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Manta Birostris swims around the boiler in the islas Revillagigedos (Socorros)
Encounter with a big pelagic Manta Ray at the Socorros

Diving the Islas Revillagigedos

One of the main highlights of our trip through Central America was our (first ever) live-aboard trip with the Nautilus Explorer to the Socorros. The week long trip aboard this ship to this remote archipelago was wicked. The Socorros are known for the encounters with big pelagics like sharks, manta's and even whales. The trip proved to be nothing short of spectacular with the highlight being diving with the biggest manta species in the world; the Manta Birostris.

As we arrived in Cabo San Lucas, the harbor where the Nautilus Explorer would be disembarking the previous group, we got the feeling of arriving in Cancun. Too many booze cruises and big all inclusive resorts were to be found in this town. We were more than happy when the Nautilus lifted anchor and sailed in the evening in the direction of the Socorros.

During the 24 hours boatride we were updated on boat protocols as well as emergency procedures. It was great to see how professional the crew was on this ship. We were very happy when we arrived in the early morning of the next day at Isla San Benedicto cleary a vulcanic island.

The first dive would be a checkout dive in a relatively sheltered spot on the leeside of the island. Although it was a checkout dive we got to see the big stuff straight away! We we sheltered in between some rocky outcrops on a divespot called The Canyon and peered into the deep to discover schooling hammerheads! There they were. A few of the sharks broke the ranks and swam to the reef to get cleaned by reeffish. Although the hammerheads supposedly do not come as close as they do at the Cocos islands it was a wicked encounter and our first hammerheads ever! On the way back to the boat a giant Manta Ray visited us for a brief moment which got us thrilled even more.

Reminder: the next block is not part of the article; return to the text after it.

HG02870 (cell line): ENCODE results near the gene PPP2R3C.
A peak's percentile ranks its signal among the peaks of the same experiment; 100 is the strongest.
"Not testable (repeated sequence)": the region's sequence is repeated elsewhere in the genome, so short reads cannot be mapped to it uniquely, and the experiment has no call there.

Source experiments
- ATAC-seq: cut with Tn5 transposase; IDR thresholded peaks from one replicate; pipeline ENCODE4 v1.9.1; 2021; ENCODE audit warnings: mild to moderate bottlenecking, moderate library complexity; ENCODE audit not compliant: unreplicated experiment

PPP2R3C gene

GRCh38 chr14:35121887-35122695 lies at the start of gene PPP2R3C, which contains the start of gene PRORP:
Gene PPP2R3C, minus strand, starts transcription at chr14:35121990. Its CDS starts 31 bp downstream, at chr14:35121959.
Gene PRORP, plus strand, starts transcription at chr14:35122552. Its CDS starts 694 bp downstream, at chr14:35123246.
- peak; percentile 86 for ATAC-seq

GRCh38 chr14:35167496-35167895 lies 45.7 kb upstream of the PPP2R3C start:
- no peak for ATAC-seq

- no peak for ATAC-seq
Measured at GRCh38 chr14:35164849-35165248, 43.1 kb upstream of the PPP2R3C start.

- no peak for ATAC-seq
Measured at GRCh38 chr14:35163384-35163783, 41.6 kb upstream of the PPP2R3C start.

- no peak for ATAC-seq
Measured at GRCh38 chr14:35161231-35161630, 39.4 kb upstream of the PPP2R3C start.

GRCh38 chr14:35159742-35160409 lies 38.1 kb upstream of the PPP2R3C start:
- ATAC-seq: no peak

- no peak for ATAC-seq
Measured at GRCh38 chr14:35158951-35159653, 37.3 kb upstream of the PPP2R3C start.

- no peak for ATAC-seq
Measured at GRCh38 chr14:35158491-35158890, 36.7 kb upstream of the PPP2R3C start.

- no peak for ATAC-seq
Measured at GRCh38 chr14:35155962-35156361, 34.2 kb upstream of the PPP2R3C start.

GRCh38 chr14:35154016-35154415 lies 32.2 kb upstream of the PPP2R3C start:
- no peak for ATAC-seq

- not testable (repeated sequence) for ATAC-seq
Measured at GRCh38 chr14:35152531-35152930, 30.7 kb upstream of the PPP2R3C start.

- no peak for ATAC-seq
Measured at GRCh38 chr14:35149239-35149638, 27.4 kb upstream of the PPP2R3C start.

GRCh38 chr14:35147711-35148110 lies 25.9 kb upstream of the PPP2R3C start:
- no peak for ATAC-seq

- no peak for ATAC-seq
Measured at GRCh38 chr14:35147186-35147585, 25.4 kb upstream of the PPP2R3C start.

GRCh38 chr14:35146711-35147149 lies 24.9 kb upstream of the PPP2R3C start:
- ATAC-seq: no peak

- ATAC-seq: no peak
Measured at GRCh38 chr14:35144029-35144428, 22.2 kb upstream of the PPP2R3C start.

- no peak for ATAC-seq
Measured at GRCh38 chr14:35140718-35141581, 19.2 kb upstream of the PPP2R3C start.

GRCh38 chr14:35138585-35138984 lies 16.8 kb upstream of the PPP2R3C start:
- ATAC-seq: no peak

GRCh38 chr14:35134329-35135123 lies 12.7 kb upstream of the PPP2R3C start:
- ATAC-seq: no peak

The next dive spot would be The Boiler the divesite which is most frequently visited by the Giant manta Rays. On the two dives we did there we encountered plenty of the big rays which come straight up to your divemask. The Boiler is a cleaning station where Clarion Angelfish pick the parasites and dead skin from pelagics that come in for a good clean up.

That the Manta Birostris different is from its relative the Manta Alfredi is only a recent discovery. Dr. Andrea Marshall wrote her scientific article on the discovery in 2009. The manta Alfredi is known as the reef manta and visits mainly reefs instead of off shore sites like the Socorros. Also, the reef manta does not reach the size of the pelagic manta that grows upto seven meters in width. They are huge!

After the dives at The Boiler we set course for what some call the most famous divespot in the archipelago; Roca Partida. This rock named after the fact that is seems split is one of the most remote islands in the group and is famous for schooling sharks, whalesharks and sometimes even humpbacks or other whales. In the early morning we arrived at the site to a spectacular sunrise. 

The dives that followed proved that Roca Partida is a big attraction for both marine life as well as divers. The rock is swarmed by fish big and small. Galapagos, silky and hammerhead sharks circle the rock. White tip reefsharks sleep and rest in the crevices in the rock and big yellow fin tuna hunt for fish on the southern and northern tip of the rock.

Last year a mother and calf pair was resident for a few weeks at the rock which delivered some amazing footage rivalling Tonga (if you ask me). Most of the divers aboard had seen it prior to coming over to Mexico. Nature decided however it was not meant for us, oh well. We did spot humpback whales though. As a matter of fact one of the humpbacks breached very close by the boat once we were prepping for ine of our dives. Attempts to get close enough to freedive with them proved however to be futile. The visibility at Roca Partida was better than at San Benedicto and one young male manta accompanied us on quite a few dives posing for a good photo now and then.

Sadly we were denied permission to dive at Socorro island since the Mexican army planned their yearly militairy drills exactly at the time we would want to dive there. The crew posed two options: more Roca Partida (which we had been diving for two days straight) or back to San Benedicto for more manta action. We chose San Benedicto and with it, more manta action. This gave me the opportunity to get my shot of the black Manta Birostris, which had been eluding till that day..

joostvanuffelen's picture
About the Author:
Joost loves the oceans, travelling and (underwater)photography. Combining those three elements he creates ocean art, travel reports and ocean photo stories...

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